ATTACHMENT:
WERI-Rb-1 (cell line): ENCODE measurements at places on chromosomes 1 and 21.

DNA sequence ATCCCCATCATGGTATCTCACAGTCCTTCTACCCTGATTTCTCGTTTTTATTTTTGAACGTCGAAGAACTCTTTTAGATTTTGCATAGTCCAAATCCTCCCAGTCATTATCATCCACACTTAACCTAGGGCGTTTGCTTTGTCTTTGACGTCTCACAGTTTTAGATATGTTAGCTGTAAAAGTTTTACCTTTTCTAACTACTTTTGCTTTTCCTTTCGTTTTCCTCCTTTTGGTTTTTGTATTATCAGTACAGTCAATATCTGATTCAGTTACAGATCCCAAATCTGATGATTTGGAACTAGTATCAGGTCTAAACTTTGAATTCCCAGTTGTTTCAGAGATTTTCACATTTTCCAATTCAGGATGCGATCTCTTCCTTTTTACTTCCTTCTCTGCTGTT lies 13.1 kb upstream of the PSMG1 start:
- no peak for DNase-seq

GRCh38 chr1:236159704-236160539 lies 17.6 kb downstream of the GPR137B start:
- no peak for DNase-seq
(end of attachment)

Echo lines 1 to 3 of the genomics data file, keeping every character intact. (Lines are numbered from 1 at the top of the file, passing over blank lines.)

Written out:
WERI-Rb-1 (cell line): ENCODE measurements at places on chromosomes 1 and 21.

DNA sequence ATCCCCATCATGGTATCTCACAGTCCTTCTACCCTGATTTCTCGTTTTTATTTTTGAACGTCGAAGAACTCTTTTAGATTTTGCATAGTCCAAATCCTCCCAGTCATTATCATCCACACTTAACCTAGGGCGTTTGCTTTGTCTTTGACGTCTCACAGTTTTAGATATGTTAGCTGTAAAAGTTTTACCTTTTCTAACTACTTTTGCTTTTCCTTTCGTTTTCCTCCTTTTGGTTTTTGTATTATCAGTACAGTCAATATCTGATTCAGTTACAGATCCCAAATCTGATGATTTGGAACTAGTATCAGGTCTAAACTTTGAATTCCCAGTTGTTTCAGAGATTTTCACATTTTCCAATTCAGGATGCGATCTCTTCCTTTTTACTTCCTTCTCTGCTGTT lies 13.1 kb upstream of the PSMG1 start:
- no peak for DNase-seq